The chapel dates pack to the period when it was illegal for Catholics to celebrate Mass in public.
An important monument to the history of the persecution of Catholics has been saved in the city of Amsterdam in the Netherlands.
The Museum Ons’ Lieve Heer op Solder (“Our Lord in the Attic”) commemorates a space built in 1663 so Catholics who were barred from celebrating Mass in public in Reformation-era Amsterdam could practice their faith clandestinely.
Over 16,000 people signed a petition calling for the museum to remain open after the Amsterdam Art Fund announced that it was eliminating the church’s €600,000 annual subsidy. The city’s arts and culture councilor then overruled the arts commission’s decision, ensuring that the church, which attracts over 100,000 tourists a year, will continue to operate as a museum.
The Tablet reported that Bishop Jan Hendriks of Haarlem-Amsterdam said: “This is a beautiful and valuable monument of Catholic history. That history of discrimination and persecution for faith, which also took place in our country, is still topical.”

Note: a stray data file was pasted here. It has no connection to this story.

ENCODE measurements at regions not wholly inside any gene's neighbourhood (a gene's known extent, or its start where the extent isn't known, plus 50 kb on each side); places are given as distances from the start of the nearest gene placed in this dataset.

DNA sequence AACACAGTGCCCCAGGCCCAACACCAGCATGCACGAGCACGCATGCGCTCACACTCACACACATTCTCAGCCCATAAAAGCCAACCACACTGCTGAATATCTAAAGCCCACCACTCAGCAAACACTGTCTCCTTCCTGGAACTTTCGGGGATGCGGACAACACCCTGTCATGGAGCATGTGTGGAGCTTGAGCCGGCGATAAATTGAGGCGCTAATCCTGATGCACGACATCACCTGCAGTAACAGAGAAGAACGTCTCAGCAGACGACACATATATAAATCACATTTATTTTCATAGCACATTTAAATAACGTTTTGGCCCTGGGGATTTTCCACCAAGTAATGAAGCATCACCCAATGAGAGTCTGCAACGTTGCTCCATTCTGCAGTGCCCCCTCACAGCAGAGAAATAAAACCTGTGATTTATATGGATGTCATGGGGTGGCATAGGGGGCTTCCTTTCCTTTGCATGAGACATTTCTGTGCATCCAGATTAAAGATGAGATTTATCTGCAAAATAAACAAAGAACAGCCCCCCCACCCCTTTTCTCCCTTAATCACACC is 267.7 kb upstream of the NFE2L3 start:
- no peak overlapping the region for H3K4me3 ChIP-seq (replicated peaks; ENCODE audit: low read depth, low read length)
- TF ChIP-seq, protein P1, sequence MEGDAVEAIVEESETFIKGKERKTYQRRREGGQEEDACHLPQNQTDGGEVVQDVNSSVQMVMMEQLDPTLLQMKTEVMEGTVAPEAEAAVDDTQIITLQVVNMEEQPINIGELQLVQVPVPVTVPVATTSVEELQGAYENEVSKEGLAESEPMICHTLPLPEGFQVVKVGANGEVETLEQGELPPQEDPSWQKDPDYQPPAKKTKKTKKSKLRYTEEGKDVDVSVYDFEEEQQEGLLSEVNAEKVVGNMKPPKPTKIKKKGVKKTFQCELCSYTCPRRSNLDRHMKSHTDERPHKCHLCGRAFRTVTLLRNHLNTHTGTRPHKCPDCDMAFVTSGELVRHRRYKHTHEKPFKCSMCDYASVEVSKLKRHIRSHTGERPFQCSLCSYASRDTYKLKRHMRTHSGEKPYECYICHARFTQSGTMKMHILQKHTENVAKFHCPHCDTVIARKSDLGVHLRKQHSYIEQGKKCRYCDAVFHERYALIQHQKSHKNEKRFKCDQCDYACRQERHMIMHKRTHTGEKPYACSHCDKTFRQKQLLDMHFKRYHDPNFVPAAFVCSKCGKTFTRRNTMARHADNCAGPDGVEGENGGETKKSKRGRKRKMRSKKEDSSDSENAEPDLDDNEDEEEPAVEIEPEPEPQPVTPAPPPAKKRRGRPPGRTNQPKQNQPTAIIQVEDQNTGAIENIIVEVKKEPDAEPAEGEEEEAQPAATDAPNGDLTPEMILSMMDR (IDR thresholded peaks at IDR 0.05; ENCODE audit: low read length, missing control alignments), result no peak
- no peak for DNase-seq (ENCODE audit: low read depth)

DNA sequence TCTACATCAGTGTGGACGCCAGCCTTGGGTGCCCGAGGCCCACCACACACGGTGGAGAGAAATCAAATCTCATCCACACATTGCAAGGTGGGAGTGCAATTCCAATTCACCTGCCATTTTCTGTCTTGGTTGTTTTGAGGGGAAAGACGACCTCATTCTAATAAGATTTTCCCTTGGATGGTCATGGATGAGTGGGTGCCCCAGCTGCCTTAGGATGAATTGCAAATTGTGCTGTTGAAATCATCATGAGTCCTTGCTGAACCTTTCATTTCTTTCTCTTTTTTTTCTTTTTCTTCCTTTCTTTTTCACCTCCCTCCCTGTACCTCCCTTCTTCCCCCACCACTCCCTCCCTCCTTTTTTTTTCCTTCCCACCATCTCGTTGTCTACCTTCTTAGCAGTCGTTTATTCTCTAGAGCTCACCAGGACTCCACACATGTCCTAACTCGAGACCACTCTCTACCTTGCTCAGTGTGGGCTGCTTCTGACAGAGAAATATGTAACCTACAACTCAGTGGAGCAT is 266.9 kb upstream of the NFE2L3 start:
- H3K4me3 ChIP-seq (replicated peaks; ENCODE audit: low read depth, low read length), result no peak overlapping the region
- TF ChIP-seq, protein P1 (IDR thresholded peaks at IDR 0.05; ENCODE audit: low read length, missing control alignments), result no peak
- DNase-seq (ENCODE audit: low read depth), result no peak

The church is an example of a “schuilkerk” or “clandestine church” established after Catholics lost the right to worship in public. It was built on the upper floors of a merchant’s house, and could hold as many as 150 worshipers.
Religious freedom was restored to Catholics in 1853, and the secret house church became a museum in 1888 with the opening of the larger St. Nicholas Basilica nearby.
Visitors enter the church through an underground tunnel, walk through the house’s living quarters, and then climb a narrow staircase to reach the chapel. A separate Lady chapel, sacristy and confessional are also located on the upper floors of the house.
The museum is open Monday to Saturday from 10 a.m. to 6 p.m. and Sundays from 1 p.m. to 6 p.m. Visit the website for tickets and to learn about the museum’s coronavirus protocol.